Growth potential to smile about

Brian Feroldi (Align Technology): Roughly two-thirds of Americans have malocclusion, which is a misalignment of the teeth. For decades the only way to fix this issue was to put in metal braces, but there's plenty of drawbacks to choosing to do so. Once braces are put in they cannot be removed. There are also dietary restrictions that have to be followed. Finally, a mouth full of metal isn't very attractive. Those factors cause many potential users to delay or forgo treatment altogether.

A few decades ago, Align Technology pioneered an alternative treatment that it called the Invisalign system. This system consists of a series of clear aligners that are placed directly over the teeth. Every few weeks a new aligner is put in the mouth and it slowly works to realign the teeth. These aligners can also be removed at any time, so there are no dietary restrictions to worry about. 

Given the system's advantages over metal braces, Invisalign has been gobbling up market share in this market for years. In turn, Align's top and bottom lines have soared, treating long-term shareholders to an extremely profitable ride.

ALGN Revenue (TTM) Chart

ALGN Revenue (TTM) data by YCharts.

Thankfully, I don't think this growth story will be ending anytime soon. Align believes that it only services 7% of its current addressable market, which gives the company plenty of room left for market-share gains. While shares are a bit pricey, I can't help but feel that Align is still a terrific stock to buy and hold.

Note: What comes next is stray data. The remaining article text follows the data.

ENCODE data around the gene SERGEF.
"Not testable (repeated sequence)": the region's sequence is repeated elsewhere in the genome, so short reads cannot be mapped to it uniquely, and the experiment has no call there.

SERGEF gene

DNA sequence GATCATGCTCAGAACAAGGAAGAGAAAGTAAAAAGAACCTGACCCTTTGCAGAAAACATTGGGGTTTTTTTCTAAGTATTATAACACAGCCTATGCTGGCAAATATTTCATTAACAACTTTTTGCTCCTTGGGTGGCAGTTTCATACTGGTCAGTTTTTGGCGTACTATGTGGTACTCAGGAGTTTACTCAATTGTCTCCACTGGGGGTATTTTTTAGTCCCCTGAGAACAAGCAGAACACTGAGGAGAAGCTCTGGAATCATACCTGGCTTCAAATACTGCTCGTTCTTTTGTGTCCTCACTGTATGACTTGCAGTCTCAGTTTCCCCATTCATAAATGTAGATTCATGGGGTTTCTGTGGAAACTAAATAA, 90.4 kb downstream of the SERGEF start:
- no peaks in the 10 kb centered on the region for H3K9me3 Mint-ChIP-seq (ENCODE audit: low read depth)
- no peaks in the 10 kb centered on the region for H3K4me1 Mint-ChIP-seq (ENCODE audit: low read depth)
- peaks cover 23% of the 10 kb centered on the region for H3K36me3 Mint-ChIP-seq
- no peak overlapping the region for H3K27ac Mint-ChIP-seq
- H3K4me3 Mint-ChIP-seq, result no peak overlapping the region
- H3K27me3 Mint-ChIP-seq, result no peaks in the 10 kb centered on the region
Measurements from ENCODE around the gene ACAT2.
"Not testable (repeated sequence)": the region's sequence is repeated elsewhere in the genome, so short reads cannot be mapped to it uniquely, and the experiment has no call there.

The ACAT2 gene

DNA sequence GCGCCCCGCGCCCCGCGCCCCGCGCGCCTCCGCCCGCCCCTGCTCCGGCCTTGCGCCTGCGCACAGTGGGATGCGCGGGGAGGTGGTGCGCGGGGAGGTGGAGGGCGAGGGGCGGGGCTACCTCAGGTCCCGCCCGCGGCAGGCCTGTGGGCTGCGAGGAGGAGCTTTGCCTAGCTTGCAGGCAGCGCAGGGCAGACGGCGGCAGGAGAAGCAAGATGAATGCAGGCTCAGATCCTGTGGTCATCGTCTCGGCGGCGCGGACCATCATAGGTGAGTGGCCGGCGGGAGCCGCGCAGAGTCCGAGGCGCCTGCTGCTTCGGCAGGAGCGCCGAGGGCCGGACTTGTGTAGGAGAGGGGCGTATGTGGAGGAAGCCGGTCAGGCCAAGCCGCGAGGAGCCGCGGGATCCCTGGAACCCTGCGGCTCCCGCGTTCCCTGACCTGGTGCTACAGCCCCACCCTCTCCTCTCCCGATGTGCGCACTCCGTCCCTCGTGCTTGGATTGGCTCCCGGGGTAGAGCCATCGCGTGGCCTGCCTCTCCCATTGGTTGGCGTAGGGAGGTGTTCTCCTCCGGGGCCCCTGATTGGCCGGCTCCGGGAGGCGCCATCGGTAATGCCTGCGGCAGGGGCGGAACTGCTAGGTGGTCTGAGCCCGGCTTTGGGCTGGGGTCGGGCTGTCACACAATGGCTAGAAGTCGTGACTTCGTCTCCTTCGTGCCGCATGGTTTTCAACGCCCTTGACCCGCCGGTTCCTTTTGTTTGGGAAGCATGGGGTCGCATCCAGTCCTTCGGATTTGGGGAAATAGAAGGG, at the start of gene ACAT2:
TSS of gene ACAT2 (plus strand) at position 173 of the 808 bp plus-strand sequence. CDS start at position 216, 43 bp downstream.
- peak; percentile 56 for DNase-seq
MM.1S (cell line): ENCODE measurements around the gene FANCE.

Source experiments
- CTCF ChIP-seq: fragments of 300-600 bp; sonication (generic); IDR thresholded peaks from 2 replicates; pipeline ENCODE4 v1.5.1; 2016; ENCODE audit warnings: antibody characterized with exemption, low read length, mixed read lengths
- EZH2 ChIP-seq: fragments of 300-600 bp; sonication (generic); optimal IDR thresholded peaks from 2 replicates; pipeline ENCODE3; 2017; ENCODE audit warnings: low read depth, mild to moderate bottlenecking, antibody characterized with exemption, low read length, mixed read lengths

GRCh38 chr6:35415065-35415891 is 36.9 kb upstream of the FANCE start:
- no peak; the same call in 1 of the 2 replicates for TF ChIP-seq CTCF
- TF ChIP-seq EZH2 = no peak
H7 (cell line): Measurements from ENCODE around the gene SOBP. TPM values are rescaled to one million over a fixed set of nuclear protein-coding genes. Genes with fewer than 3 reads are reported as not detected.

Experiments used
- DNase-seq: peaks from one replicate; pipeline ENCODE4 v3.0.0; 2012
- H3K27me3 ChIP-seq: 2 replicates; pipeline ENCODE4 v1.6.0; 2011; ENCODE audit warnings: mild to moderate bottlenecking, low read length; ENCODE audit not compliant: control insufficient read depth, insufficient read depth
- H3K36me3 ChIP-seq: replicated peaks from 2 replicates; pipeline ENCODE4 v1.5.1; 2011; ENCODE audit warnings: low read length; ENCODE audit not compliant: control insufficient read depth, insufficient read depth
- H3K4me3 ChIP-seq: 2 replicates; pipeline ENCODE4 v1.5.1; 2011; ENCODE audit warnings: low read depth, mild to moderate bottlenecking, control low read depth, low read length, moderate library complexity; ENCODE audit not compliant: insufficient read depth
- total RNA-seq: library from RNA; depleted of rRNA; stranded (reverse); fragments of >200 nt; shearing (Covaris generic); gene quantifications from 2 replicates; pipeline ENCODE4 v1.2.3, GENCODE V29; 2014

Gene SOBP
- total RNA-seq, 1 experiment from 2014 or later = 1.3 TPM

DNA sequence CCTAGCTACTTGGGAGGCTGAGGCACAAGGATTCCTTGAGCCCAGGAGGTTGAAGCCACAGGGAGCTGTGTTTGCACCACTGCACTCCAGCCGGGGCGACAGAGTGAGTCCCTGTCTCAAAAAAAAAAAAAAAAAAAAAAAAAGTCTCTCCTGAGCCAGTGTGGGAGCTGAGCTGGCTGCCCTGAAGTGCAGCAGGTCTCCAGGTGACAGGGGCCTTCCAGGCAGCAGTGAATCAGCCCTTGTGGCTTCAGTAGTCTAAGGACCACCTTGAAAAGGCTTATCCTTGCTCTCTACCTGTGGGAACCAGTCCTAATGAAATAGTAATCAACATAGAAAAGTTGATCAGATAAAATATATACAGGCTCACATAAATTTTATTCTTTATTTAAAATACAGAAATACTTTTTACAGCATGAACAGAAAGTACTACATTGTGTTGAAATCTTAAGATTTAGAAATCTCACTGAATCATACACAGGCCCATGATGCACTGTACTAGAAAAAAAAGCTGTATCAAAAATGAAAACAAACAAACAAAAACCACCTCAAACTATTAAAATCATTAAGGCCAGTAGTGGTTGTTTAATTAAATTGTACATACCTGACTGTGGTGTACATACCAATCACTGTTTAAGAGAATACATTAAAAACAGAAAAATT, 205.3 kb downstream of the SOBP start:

High-tech cash flow growth from a low-tech oil stock

Matt DiLallo (Pioneer Natural Resources): Shale driller Pioneer Natural Resources recently unleashed an impressive long-term growth forecast. The company said that it has the resource base to grow its production from last year's rate of 234,000 barrels of oil equivalent per day (BOE/D) up to an average of 1 million BOE/D by 2026. That represents 15% compound annual production growth, which the company anticipates it can finance while living within cash flow starting next year at $55 oil and $3 natural gas.

Furthermore, Pioneer expects to grow its cash flow at an even faster clip of more than 20% annually over that time frame. Fueling that higher growth rate is the anticipation that its oil mix will improve from 57% last year to more than 70% a decade from now, which will yield higher margins. In addition, the company anticipates that lower leverage and continued cost improvements will deliver further margin expansion in the years ahead.

It's an impressive projection, to say the least. For perspective, only fifteen companies matched that growth rate over the past decade, many of which were tech giants. Those cash flow growth machines delivered market-thrashing returns over that time frame, achieving an average annual return of 19%. While it would be tough for Pioneer to match those returns given how volatile oil prices can be, it still has the makings of a stock that can deliver market-beating returns for the next 10 years.

This article represents the opinion of the writer, who may disagree with the “official” recommendation position of a Motley Fool premium advisory service. We’re motley! Questioning an investing thesis -- even one of our own -- helps us all think critically about investing and make decisions that help us become smarter, happier, and richer.